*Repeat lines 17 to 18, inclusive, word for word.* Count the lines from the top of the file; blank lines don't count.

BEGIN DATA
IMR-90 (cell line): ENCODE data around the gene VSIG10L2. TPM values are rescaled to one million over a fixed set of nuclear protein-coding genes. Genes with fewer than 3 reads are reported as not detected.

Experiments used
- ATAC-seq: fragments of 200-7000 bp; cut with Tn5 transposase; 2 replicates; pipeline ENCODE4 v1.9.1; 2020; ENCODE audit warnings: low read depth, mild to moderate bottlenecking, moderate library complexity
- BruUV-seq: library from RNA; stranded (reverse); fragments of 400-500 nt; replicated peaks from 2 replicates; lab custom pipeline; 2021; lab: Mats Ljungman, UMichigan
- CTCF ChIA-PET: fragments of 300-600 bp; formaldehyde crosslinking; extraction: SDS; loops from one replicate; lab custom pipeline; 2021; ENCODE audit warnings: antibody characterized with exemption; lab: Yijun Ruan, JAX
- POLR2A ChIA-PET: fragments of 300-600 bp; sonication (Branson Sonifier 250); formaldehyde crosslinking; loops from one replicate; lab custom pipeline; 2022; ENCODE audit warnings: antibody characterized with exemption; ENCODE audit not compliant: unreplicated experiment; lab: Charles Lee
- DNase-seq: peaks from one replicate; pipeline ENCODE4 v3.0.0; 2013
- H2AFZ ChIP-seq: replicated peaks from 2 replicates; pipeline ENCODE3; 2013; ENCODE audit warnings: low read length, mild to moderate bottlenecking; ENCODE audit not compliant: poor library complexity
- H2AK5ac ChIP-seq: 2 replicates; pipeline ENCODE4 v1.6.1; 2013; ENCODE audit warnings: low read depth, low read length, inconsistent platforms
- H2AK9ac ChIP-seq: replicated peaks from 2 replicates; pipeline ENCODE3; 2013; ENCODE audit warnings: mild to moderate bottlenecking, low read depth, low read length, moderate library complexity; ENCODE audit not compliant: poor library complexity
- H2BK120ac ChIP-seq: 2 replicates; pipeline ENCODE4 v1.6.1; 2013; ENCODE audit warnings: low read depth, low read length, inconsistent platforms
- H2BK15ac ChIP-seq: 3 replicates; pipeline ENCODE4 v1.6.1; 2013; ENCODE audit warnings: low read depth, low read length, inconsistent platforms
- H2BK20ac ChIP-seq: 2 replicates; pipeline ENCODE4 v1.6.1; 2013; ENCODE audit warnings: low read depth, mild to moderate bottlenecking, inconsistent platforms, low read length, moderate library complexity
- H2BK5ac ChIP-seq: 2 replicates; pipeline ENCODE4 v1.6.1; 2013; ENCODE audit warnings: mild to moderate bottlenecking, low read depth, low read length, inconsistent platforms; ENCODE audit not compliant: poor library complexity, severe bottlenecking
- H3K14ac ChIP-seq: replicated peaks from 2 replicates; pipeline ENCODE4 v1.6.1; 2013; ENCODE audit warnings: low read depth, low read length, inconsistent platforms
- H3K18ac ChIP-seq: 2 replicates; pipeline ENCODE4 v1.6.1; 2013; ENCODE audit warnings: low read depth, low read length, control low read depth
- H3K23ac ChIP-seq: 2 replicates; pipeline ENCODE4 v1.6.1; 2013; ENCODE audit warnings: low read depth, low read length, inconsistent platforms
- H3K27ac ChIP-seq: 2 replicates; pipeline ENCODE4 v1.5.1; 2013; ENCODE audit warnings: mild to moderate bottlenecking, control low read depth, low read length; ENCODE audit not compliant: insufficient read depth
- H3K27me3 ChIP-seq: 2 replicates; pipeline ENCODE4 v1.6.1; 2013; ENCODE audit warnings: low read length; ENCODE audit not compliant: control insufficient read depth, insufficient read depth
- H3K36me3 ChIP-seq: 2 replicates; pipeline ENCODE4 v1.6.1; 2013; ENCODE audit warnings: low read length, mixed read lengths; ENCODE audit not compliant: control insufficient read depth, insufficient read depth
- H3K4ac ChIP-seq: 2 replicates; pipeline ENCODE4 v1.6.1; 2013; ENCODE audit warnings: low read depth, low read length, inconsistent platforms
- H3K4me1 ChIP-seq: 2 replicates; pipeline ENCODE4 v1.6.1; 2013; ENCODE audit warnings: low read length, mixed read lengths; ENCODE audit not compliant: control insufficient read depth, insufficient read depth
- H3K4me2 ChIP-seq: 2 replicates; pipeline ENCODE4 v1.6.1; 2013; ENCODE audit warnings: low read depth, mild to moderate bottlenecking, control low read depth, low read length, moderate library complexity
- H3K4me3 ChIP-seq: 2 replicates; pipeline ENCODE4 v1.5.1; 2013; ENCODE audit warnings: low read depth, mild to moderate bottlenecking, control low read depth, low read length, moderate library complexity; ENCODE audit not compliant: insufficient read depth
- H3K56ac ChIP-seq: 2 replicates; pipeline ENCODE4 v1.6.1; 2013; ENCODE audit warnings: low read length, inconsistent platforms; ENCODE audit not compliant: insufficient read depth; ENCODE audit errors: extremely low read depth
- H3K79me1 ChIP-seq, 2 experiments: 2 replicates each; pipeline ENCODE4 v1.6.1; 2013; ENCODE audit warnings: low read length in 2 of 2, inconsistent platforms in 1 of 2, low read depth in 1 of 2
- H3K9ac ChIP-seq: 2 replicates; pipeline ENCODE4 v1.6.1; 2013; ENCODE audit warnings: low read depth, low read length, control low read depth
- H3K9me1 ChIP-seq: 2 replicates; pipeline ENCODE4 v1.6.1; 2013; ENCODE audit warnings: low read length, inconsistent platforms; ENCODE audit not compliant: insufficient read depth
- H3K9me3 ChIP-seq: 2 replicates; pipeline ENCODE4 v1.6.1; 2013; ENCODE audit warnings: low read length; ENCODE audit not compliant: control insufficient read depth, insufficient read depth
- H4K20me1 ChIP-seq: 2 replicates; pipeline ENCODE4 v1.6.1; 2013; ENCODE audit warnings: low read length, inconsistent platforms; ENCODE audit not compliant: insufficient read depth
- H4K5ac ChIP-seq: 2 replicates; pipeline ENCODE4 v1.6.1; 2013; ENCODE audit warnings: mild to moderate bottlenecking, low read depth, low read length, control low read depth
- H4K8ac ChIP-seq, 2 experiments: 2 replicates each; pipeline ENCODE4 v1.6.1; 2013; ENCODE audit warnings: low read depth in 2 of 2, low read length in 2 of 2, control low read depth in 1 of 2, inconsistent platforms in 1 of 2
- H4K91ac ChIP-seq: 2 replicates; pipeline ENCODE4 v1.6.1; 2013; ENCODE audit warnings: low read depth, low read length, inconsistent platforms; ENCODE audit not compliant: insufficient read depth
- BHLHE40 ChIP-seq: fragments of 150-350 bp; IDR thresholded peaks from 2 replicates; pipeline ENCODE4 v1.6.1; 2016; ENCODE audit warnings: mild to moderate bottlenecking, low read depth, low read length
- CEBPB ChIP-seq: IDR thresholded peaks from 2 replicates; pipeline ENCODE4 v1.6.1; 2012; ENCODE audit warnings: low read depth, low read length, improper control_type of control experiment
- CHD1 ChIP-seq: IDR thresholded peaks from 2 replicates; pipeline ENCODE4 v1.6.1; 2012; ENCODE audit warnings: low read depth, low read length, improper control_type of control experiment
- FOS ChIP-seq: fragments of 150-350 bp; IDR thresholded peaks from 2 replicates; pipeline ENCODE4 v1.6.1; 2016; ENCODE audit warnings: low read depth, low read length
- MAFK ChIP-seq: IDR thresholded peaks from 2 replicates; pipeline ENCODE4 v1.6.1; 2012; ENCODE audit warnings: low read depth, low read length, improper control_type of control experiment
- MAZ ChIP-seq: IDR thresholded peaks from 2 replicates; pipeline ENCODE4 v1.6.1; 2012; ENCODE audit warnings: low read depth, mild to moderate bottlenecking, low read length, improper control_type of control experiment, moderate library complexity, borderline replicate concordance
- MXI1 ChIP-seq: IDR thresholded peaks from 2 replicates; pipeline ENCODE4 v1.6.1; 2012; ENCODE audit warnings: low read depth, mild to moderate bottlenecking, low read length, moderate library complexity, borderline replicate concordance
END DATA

- H3K23ac ChIP-seq: 2 replicates; pipeline ENCODE4 v1.6.1; 2013; ENCODE audit warnings: low read depth, low read length, inconsistent platforms
- H3K27ac ChIP-seq: 2 replicates; pipeline ENCODE4 v1.5.1; 2013; ENCODE audit warnings: mild to moderate bottlenecking, control low read depth, low read length; ENCODE audit not compliant: insufficient read depth